He did it as child and man. Played for no money, played for 50 cents when enough folks bought tickets, finally made $700 a month with the Kansas City Monarchs, the Negro Leagues' royalty. Line-drive hitter, good glove at first base. The year before the young Jackie Robinson became the first black man in Major League Baseball, Buck O'Neil, old at 34 and about to become the Monarchs' manager, led the Negro American League in hitting at .353.

Robinson did more than baseball. And on this day, driving to a private golf course, so private it allows only men on the premises, Buck O'Neil laughs with his young black colleague, Bob Kendrick: "What make you think they're going to let us play?" At lunch in the club's grillroom, the old man says, "Jackie was the start of the whole civil rights thing. You know it, I know it."

He points at Kendrick. "If it wasn't for Jackie, you wouldn't even be wearing an apron in this place." Laughter here, and more when O'Neil and Kendrick wind up in the driver's seats of golf carts with their white playing partners: "Here we are, Bob, chauffeurs! For the white folks again!"

One white guy is holding the flagstick when Buck O'Neil stands on that green about the width of Missouri. From out there near Columbia, lying 4 on the par 5 and looking ready to make 7, O'Neil's voice comes toward the flagstick, "I can make up for it."

At the flagstick is George Hobbs. He's a Georgia native, 51, born and raised in Augusta, the home of Augusta National Golf Club, men only, once white only, still white by a landslide. He rattles the stick against the cup, the joke being that this putt is so long Buck O'Neil probably can't see that far but might hear the racket and slap his golf ball toward the noise.

Ten years ago, Hobbs came to Kansas City as a sales rep of E-Z-Go golf cart's Heartland branch. He loves baseball, so he made a pilgrimage to the city's 18th and Vine neighborhood to meet the famous Buck O'Neil. Found him at the Negro Leagues Baseball Museum, which is a place with a story.

"Put that museum in the South," Hobbs says,"and all racial troubles would go away. It changes your heart." Its story speaks of a world a Georgia boy never knew. A world of people with two chances, slim and none, who made their dreams real. Their story is preserved in the museum O'Neil helped build by raising money. Those people were all black.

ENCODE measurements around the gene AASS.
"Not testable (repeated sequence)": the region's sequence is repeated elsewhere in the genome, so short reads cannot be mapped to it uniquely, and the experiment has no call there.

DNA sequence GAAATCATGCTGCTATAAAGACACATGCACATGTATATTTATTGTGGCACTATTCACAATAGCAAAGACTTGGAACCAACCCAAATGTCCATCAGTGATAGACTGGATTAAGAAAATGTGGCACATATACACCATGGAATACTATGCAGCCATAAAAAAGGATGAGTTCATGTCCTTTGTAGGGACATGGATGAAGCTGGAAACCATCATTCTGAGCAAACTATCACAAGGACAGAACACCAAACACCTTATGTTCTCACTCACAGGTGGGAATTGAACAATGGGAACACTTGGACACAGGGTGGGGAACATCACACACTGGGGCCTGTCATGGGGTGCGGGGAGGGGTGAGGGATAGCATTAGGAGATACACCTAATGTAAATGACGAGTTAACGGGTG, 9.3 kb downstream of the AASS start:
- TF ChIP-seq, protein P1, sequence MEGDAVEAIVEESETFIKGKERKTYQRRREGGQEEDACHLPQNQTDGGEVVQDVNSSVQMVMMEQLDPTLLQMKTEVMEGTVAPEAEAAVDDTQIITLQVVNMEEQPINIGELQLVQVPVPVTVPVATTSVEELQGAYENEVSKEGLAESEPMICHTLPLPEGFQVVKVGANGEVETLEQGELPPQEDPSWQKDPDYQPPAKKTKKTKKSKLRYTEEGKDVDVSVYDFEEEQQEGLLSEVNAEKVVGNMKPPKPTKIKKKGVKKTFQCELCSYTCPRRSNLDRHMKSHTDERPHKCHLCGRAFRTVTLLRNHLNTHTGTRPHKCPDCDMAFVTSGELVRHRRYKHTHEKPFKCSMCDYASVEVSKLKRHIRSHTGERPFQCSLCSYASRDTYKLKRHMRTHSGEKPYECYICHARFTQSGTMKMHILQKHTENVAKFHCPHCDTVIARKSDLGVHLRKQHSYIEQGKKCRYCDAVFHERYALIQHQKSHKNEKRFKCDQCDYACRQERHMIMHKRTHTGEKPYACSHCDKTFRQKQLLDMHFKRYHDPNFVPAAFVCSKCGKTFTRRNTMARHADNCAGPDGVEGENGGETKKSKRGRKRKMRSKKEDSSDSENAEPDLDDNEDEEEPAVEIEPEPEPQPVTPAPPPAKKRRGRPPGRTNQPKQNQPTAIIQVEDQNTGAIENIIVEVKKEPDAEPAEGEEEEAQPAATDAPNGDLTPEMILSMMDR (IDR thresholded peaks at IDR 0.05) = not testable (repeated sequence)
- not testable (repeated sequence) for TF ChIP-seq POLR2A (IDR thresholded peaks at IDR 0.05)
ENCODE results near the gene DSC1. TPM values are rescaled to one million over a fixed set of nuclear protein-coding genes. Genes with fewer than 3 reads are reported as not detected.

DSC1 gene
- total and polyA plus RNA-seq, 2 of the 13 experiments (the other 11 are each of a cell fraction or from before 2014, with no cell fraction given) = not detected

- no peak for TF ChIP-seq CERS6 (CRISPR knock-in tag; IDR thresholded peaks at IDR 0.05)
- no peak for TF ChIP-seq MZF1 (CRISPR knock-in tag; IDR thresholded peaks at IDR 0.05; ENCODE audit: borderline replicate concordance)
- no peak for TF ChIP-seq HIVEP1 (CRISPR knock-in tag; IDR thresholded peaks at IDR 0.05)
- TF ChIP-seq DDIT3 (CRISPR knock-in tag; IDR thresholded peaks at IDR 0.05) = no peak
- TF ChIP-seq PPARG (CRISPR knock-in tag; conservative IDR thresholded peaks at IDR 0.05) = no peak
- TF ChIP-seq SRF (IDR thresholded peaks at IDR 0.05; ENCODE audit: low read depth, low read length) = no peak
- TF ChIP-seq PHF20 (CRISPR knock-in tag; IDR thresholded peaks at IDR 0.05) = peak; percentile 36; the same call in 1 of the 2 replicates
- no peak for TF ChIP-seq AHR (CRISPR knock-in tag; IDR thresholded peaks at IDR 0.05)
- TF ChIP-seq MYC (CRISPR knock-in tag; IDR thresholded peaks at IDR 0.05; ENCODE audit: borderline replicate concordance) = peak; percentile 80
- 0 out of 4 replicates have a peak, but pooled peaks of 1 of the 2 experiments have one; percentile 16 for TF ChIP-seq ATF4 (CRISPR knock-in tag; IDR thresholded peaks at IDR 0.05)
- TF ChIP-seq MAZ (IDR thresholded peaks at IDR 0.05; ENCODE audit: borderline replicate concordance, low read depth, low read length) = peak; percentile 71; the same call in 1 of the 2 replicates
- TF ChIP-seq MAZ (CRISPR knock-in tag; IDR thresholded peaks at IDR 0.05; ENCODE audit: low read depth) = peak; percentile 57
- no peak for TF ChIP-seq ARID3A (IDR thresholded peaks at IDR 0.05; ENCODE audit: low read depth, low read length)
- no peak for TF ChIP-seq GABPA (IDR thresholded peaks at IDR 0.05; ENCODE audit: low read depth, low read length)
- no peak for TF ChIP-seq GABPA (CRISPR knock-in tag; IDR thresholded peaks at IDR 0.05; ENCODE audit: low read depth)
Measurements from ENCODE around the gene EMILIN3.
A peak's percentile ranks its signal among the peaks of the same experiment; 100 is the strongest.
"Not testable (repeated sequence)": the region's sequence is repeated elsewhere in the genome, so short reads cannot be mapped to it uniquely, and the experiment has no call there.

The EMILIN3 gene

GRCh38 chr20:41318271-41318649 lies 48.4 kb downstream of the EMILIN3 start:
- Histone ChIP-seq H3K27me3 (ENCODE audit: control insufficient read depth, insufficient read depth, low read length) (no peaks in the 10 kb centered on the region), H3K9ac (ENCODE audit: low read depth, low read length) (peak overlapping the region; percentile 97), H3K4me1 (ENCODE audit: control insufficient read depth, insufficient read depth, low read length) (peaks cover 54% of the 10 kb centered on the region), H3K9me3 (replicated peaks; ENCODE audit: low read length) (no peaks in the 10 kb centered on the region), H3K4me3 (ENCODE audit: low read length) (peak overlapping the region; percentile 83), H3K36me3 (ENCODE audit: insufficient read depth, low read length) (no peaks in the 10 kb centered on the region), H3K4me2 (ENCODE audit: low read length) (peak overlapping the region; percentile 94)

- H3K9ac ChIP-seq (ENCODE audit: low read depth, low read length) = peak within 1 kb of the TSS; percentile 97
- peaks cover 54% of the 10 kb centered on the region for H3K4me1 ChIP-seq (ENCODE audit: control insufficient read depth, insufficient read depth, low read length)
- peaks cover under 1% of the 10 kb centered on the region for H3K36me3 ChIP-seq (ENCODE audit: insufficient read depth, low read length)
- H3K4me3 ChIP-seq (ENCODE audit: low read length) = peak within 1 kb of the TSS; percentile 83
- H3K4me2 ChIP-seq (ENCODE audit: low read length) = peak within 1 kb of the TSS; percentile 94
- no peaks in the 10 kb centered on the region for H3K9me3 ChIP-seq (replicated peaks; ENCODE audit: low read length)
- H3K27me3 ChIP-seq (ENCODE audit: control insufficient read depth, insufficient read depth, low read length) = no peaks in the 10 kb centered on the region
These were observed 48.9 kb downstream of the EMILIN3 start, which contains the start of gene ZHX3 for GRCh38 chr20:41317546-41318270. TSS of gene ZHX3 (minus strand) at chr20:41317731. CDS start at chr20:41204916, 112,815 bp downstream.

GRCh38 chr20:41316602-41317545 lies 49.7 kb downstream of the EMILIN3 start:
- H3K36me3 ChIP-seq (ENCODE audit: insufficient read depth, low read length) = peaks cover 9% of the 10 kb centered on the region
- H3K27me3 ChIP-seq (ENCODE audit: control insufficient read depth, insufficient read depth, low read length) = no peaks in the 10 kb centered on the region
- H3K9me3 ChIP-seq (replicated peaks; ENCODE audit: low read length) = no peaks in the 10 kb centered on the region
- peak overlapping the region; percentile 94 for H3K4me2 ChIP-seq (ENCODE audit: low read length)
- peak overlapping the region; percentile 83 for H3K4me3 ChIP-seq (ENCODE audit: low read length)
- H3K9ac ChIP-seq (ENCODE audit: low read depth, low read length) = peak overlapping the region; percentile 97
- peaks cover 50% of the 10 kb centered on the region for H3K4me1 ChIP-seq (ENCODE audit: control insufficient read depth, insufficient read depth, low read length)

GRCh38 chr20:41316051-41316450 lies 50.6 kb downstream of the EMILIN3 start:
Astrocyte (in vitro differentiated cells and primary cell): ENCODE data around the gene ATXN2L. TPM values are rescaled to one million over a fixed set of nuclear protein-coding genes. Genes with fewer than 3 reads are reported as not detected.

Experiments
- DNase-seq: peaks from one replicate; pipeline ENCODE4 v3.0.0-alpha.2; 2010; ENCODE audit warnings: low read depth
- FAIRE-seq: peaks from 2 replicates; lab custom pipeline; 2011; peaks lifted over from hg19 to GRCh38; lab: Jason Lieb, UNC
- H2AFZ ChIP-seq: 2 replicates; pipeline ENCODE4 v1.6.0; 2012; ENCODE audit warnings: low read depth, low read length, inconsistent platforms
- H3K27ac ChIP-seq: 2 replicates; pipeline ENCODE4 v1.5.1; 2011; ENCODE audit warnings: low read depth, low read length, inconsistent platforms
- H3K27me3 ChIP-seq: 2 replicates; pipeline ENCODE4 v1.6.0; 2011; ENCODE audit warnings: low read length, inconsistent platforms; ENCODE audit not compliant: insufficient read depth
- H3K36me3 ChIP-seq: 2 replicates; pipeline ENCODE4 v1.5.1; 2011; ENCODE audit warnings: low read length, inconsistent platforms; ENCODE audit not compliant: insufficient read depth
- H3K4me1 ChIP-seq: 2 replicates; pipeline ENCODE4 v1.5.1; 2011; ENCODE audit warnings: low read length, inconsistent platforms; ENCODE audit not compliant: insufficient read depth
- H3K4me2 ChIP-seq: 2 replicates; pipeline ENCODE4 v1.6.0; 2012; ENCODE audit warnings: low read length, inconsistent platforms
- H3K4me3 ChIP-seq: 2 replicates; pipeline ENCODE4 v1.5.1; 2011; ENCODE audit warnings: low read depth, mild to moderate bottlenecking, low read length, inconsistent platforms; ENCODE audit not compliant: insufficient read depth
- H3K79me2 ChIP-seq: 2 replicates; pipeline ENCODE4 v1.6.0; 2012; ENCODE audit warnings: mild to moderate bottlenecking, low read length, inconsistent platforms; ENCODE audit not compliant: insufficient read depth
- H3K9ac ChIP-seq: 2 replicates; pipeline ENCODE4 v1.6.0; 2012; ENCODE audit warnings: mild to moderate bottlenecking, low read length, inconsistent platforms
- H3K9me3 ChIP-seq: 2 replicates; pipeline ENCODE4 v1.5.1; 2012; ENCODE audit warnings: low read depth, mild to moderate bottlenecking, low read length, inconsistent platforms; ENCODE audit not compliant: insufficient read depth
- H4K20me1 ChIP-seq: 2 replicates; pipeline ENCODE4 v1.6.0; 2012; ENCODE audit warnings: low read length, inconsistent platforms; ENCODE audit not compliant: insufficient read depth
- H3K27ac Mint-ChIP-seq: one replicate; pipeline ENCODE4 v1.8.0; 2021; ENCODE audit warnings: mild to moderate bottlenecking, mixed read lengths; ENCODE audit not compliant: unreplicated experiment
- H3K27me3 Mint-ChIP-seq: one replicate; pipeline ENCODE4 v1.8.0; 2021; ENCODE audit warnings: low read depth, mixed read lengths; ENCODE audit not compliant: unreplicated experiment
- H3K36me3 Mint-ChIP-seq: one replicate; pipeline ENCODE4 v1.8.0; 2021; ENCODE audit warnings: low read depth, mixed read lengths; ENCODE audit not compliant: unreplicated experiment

Sounds hard now, what the Negro Leagues players did, buses rattling across America in a parallel universe, Babe Ruth and Walter Johnson over there, Josh Gibson and Satchel Paige over here. But say as much to Buck O'Neil on the golf course and he says,"Nah. Time of our lives. Ain't work if you love what you're doing. What's not to love? Ain't nothin' but a game."

He knew players named Steel Arm and Copperknee, Sea Boy and Gunboat. On a night of romantic maneuvering, Satchel Paige stood in a hotel corridor calling for Nancy, Nancy, Nancy. His fiancee, Lahoma, suddenly appeared and asked," Nancy? "At which point, Buck O'Neil, familiar with his partner's multilayered love life, popped open his door and said,"Here I am, Satchel."

The grateful Satch said, "Oh, Nancy, there you are. I've been looking for you." And forever after called him Nancy.

Which explains why the golfer Buck O'Neil cries out, "C'mon, Nancy, hit it," when his tee shots don't fly all that far.

He took up golf after baseball. One day 50 years ago, scouting, O'Neil had nothing to do while waiting to see a college player. So a coach gave him a 7-iron and a bag of balls. He hit them and hasn't stopped yet. Never had a lesson, just lets those big, soft hands work the way they did in baseball.

He was 75 when he first shot his age.

"Maybe you'll do it again today," I say.

"Way I'm playing, nope. Ugggh-ly. Not today. I ain't that old."

At the turn, O'Neil detours into the club parking lot to say hello to another Kansas City icon, Tom Watson, who's only 56 but liable to shoot his age any minute. A baseball fan forever, Watson loves the "confident serenity "that casts such a warm glow from O'Neil. "Mr. O'Neil," he says, "you're looking awfully nimble out there."

Another O'Neil friend puts it this way: "Been playinq with Buck 40 years," says Ollie Gates, the barbecue mogul and lunch-game contestant at Swope Park. "I tell you, when Buck hits a shot, it stays hit.

That long, snaky putt is rolling now, downhill, sidehill, twisting to the right, and George Hobbs takes the flagstick out, and Buck O'Neil's voice gets louder, full of beseeching that morphs into hope on its way to possibility. And now the words come faster, no air between them," Icanmakeupforit, Ican ..."

And by damn. Pretty as you please, it goes in.

Might've been an ugggh-ly Nancy 7. Instead, a beee-you-ti-ful Buck 5.

From halfway across Missouri, Buck O'Neil, with two chances, slim and none, knocks in the snake for a par, and he turns his back to the hole, high-stepping, a 94-year-old man high-stepping, and he's singing out, "I told you I could make up for it."

There comes a great roar of laughter, and O'Neil shouts, "Told you! Ain't nothin' but a game!"

You get one guess what he shot this day.

Yes, sir.

A 94.

COPYRIGHT 2006 Golf Digest Companies
COPYRIGHT 2006 Gale Group

Phobia
10-06-2006, 11:41 PM
Here's how you can honor the man now:
http://www.nlbm.com/buck/buck.htm

Phobia
10-06-2006, 11:47 PM
RIP Buck.Now ty cobb and you can play baseball together.

I'm sure Buck would like that. I'm not so sure about Ty.

Pitt Gorilla
10-07-2006, 12:03 AM
Here's how you can honor the man now:
http://www.nlbm.com/buck/buck.htmGreat idea. Thanks.

Reaper16
10-07-2006, 12:07 AM
Wright Thompson has a nice piece on ESPN.com: